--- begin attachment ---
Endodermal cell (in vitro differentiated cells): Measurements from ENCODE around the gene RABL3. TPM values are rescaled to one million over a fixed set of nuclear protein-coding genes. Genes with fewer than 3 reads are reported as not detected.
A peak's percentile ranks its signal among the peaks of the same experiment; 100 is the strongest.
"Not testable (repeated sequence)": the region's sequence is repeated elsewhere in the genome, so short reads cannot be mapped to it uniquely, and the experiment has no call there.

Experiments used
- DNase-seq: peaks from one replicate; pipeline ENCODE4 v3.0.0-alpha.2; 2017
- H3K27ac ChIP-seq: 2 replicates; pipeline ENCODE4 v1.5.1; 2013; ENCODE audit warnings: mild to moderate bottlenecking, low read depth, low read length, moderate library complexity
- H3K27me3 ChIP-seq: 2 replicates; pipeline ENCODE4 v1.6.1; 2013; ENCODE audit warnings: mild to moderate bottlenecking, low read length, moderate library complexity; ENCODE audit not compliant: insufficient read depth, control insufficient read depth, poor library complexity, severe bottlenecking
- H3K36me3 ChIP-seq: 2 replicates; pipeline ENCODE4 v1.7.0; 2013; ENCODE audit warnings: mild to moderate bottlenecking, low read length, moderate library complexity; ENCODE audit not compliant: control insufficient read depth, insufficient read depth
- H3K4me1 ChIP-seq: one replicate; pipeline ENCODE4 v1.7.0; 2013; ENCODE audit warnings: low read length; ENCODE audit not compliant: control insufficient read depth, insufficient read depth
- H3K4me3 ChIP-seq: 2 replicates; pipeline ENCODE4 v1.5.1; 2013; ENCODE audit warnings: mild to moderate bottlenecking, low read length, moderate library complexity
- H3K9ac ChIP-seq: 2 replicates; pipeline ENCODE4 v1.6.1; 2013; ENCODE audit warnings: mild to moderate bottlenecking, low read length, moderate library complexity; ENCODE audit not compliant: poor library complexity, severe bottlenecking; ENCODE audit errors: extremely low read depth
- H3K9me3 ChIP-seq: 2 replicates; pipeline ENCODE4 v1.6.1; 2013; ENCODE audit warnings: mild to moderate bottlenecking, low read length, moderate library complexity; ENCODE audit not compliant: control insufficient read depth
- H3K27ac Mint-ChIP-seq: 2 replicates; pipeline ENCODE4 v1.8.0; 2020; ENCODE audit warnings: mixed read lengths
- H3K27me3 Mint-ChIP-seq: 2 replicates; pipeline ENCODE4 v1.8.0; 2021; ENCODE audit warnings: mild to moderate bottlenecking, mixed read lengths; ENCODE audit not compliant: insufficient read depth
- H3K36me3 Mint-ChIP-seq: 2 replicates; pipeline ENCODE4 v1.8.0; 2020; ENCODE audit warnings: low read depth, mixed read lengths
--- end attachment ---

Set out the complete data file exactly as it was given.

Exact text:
Endodermal cell (in vitro differentiated cells): Measurements from ENCODE around the gene RABL3. TPM values are rescaled to one million over a fixed set of nuclear protein-coding genes. Genes with fewer than 3 reads are reported as not detected.
A peak's percentile ranks its signal among the peaks of the same experiment; 100 is the strongest.
"Not testable (repeated sequence)": the region's sequence is repeated elsewhere in the genome, so short reads cannot be mapped to it uniquely, and the experiment has no call there.

Experiments used
- DNase-seq: peaks from one replicate; pipeline ENCODE4 v3.0.0-alpha.2; 2017
- H3K27ac ChIP-seq: 2 replicates; pipeline ENCODE4 v1.5.1; 2013; ENCODE audit warnings: mild to moderate bottlenecking, low read depth, low read length, moderate library complexity
- H3K27me3 ChIP-seq: 2 replicates; pipeline ENCODE4 v1.6.1; 2013; ENCODE audit warnings: mild to moderate bottlenecking, low read length, moderate library complexity; ENCODE audit not compliant: insufficient read depth, control insufficient read depth, poor library complexity, severe bottlenecking
- H3K36me3 ChIP-seq: 2 replicates; pipeline ENCODE4 v1.7.0; 2013; ENCODE audit warnings: mild to moderate bottlenecking, low read length, moderate library complexity; ENCODE audit not compliant: control insufficient read depth, insufficient read depth
- H3K4me1 ChIP-seq: one replicate; pipeline ENCODE4 v1.7.0; 2013; ENCODE audit warnings: low read length; ENCODE audit not compliant: control insufficient read depth, insufficient read depth
- H3K4me3 ChIP-seq: 2 replicates; pipeline ENCODE4 v1.5.1; 2013; ENCODE audit warnings: mild to moderate bottlenecking, low read length, moderate library complexity
- H3K9ac ChIP-seq: 2 replicates; pipeline ENCODE4 v1.6.1; 2013; ENCODE audit warnings: mild to moderate bottlenecking, low read length, moderate library complexity; ENCODE audit not compliant: poor library complexity, severe bottlenecking; ENCODE audit errors: extremely low read depth
- H3K9me3 ChIP-seq: 2 replicates; pipeline ENCODE4 v1.6.1; 2013; ENCODE audit warnings: mild to moderate bottlenecking, low read length, moderate library complexity; ENCODE audit not compliant: control insufficient read depth
- H3K27ac Mint-ChIP-seq: 2 replicates; pipeline ENCODE4 v1.8.0; 2020; ENCODE audit warnings: mixed read lengths
- H3K27me3 Mint-ChIP-seq: 2 replicates; pipeline ENCODE4 v1.8.0; 2021; ENCODE audit warnings: mild to moderate bottlenecking, mixed read lengths; ENCODE audit not compliant: insufficient read depth
- H3K36me3 Mint-ChIP-seq: 2 replicates; pipeline ENCODE4 v1.8.0; 2020; ENCODE audit warnings: low read depth, mixed read lengths